Based on lab tests conducted in Switzerland, Black Insomnia could be the strongest coffee in the world. It contains 702 milligrams of caffeine per 12-ounce cup, which is far higher when compared to the same amount of Starbucks' dark roast coffee, which contains only 195 milligrams of caffeine.
Mary Sweeney from the Johns Hopkins School of Medicine, who conducts studies on the effects of caffeine, said that Black Insomnia gives double the amount of caffeine for the same amount of coffee, which makes it easier to consume more caffeine than a person intends to.
She said that this can lead to a range of effects from mild to severe such as trouble sleeping, restlessness, and nervousness. The most serious of these effects would be a condition marked by irregular heartbeat known as cardiac arrhythmia.
Black Insomnia has warned those who want to give the coffee a try given its high caffeine content.
"So now you're probably wondering if our coffee is safe," the maker of the coffee wrote on its website. "You should probably not drink our Cold Brew if you do not have a high tolerance for caffeine. [...] Our beans may taste great, they may be smooth, 'with the flavors of nuts and caramel,' but if you can't handle the kick, it may just not be for you."
The warning should raise a red flag for those who are not used to drinking strong coffee, but it isn't just Black Insomnia that poses potential health risks when taken in large amounts.
Other Strong Coffee Brands
Black Insomnia belongs to a family of coffee products that contain exaggerated amounts of caffeine. Other brands that belong to this group and similarly pose dangers with too much intake include Death Wish, Biohazard, Killer Coffee, Shock Coffee, Atomic Coffee, and Perk Up Coffee.
The World Health Organization has warned about the dangers of energy drinks, which contain high amounts of caffeine, particularly when consumed by young people, some of whom mix it with alcohol.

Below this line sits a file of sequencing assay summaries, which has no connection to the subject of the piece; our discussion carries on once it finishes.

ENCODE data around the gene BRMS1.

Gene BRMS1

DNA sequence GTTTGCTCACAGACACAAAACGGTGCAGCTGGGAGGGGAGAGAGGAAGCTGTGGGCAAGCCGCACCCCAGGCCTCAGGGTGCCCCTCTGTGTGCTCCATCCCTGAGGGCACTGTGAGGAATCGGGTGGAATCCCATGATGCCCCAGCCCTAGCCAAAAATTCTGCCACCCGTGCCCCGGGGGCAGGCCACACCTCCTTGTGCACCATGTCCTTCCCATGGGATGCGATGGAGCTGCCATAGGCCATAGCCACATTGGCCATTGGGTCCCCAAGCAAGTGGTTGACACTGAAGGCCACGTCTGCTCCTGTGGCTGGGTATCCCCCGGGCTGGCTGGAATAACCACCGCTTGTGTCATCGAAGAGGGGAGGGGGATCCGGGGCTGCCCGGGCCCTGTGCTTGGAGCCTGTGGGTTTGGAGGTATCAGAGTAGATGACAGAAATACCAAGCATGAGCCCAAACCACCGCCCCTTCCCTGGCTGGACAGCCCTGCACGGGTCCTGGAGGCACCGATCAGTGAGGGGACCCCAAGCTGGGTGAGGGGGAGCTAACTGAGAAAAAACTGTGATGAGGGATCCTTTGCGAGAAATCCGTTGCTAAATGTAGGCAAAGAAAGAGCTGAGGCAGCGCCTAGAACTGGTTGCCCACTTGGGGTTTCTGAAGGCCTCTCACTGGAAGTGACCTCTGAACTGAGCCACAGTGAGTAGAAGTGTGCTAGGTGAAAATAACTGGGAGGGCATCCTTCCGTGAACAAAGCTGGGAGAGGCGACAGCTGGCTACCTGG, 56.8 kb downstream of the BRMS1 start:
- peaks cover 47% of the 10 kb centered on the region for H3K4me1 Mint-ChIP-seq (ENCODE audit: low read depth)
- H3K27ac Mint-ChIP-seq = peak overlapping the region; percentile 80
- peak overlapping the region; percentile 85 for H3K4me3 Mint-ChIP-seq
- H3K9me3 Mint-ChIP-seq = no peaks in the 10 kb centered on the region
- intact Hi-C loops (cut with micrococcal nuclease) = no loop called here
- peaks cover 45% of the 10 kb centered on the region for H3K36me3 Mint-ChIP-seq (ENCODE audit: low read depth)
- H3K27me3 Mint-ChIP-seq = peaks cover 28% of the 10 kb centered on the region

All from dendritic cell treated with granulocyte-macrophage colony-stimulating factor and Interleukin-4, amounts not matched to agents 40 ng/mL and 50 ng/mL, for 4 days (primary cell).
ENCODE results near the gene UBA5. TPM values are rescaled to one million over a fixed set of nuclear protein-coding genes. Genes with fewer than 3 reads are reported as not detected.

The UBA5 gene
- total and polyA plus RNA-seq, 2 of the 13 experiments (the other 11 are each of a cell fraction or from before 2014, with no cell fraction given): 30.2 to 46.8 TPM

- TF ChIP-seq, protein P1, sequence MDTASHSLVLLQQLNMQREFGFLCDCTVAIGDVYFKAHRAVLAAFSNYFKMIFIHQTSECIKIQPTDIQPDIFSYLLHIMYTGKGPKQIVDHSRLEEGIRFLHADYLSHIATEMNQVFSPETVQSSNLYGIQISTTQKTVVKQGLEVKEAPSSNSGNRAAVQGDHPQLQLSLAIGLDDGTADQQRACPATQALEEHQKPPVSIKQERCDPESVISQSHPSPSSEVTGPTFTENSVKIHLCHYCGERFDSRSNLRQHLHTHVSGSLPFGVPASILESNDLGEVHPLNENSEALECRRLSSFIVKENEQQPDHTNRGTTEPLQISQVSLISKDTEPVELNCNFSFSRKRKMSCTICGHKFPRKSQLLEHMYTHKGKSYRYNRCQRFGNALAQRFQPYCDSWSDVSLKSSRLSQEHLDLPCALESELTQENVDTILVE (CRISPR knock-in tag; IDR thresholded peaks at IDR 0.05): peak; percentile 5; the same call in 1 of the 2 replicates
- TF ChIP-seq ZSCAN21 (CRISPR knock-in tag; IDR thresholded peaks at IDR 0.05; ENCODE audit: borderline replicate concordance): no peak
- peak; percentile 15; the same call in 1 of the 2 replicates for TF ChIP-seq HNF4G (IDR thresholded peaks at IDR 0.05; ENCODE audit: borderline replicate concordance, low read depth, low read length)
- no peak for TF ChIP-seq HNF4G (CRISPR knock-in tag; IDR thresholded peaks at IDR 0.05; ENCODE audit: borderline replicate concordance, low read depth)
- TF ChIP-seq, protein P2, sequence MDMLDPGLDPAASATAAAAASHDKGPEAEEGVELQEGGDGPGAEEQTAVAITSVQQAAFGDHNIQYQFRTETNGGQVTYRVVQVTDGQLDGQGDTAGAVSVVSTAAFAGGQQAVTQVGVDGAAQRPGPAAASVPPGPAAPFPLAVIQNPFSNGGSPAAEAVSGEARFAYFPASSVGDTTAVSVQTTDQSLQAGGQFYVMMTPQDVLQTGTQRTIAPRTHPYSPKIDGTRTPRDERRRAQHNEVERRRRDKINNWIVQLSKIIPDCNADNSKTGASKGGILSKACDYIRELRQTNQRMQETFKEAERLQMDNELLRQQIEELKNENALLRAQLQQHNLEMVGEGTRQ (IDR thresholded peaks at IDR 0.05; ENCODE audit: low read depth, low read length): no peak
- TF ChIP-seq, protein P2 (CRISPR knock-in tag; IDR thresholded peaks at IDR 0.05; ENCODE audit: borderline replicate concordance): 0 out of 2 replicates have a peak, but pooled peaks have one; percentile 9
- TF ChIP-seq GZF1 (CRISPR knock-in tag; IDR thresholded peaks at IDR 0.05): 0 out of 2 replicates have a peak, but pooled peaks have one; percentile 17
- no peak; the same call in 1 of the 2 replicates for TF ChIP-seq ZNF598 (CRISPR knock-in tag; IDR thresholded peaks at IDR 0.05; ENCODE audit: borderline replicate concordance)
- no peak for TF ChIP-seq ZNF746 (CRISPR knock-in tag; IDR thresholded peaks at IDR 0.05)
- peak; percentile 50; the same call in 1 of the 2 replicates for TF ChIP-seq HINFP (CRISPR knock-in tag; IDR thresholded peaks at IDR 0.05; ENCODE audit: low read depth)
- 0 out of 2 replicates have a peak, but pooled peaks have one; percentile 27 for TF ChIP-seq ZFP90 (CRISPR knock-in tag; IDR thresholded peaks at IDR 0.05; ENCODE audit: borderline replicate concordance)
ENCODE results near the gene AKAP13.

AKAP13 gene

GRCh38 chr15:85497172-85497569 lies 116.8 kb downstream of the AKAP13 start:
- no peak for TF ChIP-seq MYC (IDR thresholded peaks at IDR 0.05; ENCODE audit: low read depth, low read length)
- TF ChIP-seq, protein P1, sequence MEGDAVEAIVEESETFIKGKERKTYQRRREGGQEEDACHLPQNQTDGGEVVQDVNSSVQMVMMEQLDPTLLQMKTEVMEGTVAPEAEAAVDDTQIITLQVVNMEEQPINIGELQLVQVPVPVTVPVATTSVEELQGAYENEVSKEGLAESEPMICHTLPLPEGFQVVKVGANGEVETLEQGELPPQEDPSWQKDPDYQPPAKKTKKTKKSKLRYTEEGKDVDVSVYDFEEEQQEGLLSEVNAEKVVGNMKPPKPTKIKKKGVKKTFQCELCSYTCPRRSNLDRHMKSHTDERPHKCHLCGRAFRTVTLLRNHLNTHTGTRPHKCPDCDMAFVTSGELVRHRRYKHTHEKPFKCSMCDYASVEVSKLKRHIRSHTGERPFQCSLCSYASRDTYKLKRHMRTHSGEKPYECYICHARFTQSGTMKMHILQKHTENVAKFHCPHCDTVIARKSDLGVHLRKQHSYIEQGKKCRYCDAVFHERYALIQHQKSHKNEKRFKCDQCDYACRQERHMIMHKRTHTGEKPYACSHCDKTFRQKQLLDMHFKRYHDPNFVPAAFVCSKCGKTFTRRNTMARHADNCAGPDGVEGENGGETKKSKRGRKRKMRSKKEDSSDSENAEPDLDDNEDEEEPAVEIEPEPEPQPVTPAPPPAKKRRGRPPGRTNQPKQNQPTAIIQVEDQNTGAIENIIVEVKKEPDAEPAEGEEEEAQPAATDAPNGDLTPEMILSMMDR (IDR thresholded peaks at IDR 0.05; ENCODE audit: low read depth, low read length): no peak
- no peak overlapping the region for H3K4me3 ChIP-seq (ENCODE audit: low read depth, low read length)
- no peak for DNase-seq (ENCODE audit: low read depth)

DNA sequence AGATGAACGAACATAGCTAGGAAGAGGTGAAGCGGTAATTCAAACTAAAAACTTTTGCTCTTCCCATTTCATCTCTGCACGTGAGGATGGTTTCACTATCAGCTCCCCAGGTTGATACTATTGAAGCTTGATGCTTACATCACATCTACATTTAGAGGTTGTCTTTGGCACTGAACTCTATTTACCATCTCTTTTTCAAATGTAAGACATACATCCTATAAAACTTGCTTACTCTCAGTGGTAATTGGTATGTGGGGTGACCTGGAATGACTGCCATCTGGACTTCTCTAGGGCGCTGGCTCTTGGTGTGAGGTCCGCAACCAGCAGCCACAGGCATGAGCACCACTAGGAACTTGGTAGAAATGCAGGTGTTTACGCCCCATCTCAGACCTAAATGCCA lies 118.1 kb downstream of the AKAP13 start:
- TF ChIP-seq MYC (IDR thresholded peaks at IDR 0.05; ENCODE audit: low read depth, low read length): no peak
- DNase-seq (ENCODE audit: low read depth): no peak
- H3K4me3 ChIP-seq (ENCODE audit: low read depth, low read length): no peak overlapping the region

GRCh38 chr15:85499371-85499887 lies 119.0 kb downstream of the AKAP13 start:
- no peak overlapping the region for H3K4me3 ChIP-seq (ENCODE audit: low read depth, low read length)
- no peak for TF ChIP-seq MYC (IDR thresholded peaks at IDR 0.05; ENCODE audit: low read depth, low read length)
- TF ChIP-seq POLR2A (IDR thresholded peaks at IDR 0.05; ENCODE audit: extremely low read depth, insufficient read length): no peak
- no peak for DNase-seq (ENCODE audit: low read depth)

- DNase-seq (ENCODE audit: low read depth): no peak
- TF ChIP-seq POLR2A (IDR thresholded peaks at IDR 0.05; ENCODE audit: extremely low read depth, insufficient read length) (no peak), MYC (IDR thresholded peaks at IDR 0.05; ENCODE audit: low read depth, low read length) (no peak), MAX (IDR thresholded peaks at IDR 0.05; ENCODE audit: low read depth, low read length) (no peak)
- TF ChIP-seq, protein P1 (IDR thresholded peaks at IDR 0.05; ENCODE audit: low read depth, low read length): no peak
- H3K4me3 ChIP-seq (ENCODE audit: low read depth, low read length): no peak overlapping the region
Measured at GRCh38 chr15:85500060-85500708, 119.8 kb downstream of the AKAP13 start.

Since 2004 at least 34 people in the United States have died because of symptoms related to the consumption of energy drinks. In a 2015 study, researchers found a link between between the consumption of energy drinks and increased risk of high blood pressure in young people,especially those not used to caffeine intake.
Powdered caffeine is often sold as a dietary supplement and marketed with vitamins and protein powders to fitness buffs, but there have been several cases of people dying after powdered caffeine intake. In 2014, two seemingly healthy young men died after consuming powdered caffeine, prompting a warning from federal health regulators.
The Food and Drug Administration warned that just 1 teaspoon of pure powdered caffeine is equal to the amount of caffeine present in about 28 cups of regular coffee.
"While consumers of caffeinated products such as coffee, tea, and soda may be aware of caffeine's less serious effects - such as nervousness and tremors - they may not be aware that these pure powdered caffeine products are much more potent and can cause serious health effects, including rapid or dangerously erratic heartbeat, seizures and death," the FDA said.
Many vendors have stopped selling the powdered caffeine but a quick internet search reveals consumers can still easily buy this caffeinated product online.